Of course, I haven’t even said a word about the EU. It has the same problems as the U.S. — even worse. So the ECB — Europe’s central bank — announced it’s going to start buying Italy’s and Spain’s debts to help prop up the flagging finances of both. As in the U.S., its politicians can’t deal with the problem. No one seems to have the stomach to make real cuts on either side of the Atlantic. So these problems get kicked down the road a bit, but not solved.
So as I asked up top, now what?
Let me start by saying: Don’t panic. As Horizon Asset Management noted in their second-quarter commentary:
Perceived risk and real risk are very different phenomena, and even where a real risk exists, the common reaction, powerfully motivated by our sociobiological heritage — to flee — is often the incorrect one. This is because the financial markets are a social system, not an ordered, fixed system — a market — such that whatever equation might be true in one moment immediately induces reactions and counter-reactions among the other participants, and these reactions change the equation.
As I wrote last week, the urge to do something is powerful, but should be resisted. Undoubtedly, prices today reflect a lot of fear. That’s not to say we’re at a bottom. But I can say without a doubt that there are stocks here today that in a year or two, you will wish you had bought. It’s the way markets go. The market is a mirror of emotions. It’s not coldly rational. That explains the wild swings.
There are also few investors left anymore, it seems. Everyone is a trader. In the last issue of Grant’s Interest Rate Observer, Jim Grant writes about one of the long-term trends I find most fascinating in markets and have written about before: the decline of holding periods. At the end of World War II, investors held stocks for an average of four years. By 2000, it had shrunk to only eight months. “In the absence of current data,” Grants writes, “we will have to speculate about 2011. Our best guess is about 20 minutes.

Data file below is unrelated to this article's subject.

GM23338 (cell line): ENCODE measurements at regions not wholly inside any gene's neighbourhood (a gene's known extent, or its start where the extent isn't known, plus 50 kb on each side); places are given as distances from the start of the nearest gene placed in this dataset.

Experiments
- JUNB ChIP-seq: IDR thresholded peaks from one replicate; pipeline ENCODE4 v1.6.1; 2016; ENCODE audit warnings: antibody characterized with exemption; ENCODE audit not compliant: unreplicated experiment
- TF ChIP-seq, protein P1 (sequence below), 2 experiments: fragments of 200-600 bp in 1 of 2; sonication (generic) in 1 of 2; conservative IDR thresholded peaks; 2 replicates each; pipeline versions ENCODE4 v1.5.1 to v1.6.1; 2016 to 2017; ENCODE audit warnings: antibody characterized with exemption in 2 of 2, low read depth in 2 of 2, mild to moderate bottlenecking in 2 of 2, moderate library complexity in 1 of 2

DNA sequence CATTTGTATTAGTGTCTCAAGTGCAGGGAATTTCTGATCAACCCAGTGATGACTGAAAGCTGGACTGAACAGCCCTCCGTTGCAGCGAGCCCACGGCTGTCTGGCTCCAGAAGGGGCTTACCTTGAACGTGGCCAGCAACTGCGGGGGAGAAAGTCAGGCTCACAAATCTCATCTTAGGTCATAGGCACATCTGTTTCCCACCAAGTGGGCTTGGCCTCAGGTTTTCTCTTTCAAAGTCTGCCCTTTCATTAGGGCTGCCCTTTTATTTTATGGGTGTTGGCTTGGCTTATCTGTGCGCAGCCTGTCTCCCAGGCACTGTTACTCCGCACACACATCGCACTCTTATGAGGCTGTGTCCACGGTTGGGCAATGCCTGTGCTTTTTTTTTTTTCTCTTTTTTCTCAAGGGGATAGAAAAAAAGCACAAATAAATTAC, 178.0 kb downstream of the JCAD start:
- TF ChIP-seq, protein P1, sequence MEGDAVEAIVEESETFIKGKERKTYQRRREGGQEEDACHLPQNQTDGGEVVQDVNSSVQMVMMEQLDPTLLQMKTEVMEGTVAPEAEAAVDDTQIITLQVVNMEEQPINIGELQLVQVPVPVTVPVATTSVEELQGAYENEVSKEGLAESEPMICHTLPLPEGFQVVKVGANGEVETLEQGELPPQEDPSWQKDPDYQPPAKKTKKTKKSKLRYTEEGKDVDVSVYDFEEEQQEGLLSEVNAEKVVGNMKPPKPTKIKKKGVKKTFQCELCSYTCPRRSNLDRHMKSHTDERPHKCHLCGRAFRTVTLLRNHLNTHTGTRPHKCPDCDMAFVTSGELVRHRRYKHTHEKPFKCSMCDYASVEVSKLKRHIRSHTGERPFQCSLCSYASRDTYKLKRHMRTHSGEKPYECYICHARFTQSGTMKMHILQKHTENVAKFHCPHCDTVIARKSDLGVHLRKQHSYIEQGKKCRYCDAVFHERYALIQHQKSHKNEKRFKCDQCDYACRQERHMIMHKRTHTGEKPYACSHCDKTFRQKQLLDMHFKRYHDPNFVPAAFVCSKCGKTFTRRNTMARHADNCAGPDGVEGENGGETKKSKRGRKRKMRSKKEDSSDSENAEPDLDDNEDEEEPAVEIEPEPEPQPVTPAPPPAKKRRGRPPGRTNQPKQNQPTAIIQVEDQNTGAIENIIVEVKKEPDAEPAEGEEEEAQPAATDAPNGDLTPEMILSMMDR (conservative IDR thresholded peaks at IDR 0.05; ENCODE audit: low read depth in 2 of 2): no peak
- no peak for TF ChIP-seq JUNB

“In such a climate of fear and short-term views, there is bound to be opportunity for those with cool nerves and patience. In fact, this is one of the individual investor’s greatest advantages: the ability to sit on his hands.
As an individual investor, you don’t have to report to anyone. (Except maybe your spouse. Heh.) So you don’t have to engage in window dressing to make your portfolio look good at the end of a quarter. You don’t have to explain your every move weekly to clients. You can look past the quarterly earnings reports. These things make a difference.
Grant quotes Shad Rowe, who runs a long-only fund at Greenbrier Partners. “Time trumps information,” Rowe says. “Time is the only edge that an individual investor has.”
Rowe goes on to talk about a friend who hates the market because he feels like he is at a big disadvantage as far information goes. The professionals know more, have access to better research and inside tips and do due diligence above and beyond what the armchair investor can do. “And the truth is, in the short term, he is absolutely right,” Rowe says. “On the other hand, this individual does have one great advantage — time.”
Bill Miller at Legg Mason called it “time arbitrage.” The idea is simply that in a world where so many have such a short-term view, you can do well looking even a year out.